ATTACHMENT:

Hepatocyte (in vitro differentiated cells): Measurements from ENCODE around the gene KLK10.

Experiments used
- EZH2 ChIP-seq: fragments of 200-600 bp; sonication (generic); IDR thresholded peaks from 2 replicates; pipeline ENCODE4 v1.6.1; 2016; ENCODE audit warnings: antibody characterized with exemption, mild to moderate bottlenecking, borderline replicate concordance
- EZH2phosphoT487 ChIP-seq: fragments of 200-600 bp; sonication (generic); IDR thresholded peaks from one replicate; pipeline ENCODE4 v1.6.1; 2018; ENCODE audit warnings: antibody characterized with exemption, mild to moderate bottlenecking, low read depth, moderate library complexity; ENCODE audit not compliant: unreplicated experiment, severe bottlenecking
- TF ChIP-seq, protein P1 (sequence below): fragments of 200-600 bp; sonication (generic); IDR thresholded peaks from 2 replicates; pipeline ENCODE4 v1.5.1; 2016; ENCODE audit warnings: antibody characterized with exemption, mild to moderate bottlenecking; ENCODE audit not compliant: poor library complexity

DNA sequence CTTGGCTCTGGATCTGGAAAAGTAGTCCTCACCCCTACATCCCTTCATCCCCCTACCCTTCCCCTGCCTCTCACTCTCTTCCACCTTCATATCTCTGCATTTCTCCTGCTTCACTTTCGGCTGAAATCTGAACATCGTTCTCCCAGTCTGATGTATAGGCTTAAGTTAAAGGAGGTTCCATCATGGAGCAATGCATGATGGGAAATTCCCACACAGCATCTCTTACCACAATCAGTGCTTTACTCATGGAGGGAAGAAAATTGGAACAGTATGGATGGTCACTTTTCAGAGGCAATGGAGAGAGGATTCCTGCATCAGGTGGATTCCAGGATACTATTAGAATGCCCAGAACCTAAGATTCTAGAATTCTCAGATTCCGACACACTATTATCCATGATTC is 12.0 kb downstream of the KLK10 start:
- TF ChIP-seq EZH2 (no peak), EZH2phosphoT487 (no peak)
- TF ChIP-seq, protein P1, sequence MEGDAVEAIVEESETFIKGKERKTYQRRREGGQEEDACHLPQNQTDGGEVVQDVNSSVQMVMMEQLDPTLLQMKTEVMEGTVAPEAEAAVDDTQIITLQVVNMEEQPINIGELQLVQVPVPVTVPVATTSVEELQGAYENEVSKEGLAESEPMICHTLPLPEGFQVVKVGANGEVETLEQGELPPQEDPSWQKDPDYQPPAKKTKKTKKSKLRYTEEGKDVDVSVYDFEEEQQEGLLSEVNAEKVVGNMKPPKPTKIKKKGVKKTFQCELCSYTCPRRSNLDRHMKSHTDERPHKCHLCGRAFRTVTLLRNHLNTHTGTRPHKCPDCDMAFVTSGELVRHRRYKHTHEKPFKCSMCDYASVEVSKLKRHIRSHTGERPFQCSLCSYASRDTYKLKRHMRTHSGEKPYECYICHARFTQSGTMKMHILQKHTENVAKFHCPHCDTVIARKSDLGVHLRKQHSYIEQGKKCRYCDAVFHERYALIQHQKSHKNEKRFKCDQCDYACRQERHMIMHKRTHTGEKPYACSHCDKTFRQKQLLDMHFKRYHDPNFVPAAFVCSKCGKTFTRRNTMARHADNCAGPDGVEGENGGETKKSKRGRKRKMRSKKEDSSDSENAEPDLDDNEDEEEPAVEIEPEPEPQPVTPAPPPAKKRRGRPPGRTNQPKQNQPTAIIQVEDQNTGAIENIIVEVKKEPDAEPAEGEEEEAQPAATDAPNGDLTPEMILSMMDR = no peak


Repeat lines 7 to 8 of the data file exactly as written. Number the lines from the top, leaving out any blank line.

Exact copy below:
- TF ChIP-seq EZH2 (no peak), EZH2phosphoT487 (no peak)
- TF ChIP-seq, protein P1, sequence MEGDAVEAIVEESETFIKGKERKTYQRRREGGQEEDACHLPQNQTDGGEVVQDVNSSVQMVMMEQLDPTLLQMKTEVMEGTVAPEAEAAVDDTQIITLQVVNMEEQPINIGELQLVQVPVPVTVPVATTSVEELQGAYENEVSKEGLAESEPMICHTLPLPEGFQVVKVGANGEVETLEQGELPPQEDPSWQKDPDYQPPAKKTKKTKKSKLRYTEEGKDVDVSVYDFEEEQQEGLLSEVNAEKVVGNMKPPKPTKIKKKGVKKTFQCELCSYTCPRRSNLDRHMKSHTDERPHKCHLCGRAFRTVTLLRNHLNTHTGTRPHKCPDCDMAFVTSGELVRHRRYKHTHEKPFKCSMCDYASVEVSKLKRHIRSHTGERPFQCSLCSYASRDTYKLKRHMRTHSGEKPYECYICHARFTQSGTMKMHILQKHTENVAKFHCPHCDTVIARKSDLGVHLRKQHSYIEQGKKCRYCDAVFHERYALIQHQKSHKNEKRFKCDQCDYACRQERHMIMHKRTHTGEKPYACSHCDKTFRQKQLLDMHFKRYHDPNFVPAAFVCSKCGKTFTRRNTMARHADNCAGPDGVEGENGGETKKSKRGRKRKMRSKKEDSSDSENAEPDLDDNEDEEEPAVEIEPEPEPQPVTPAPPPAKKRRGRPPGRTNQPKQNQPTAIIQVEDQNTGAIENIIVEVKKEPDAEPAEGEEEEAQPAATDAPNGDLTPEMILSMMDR = no peak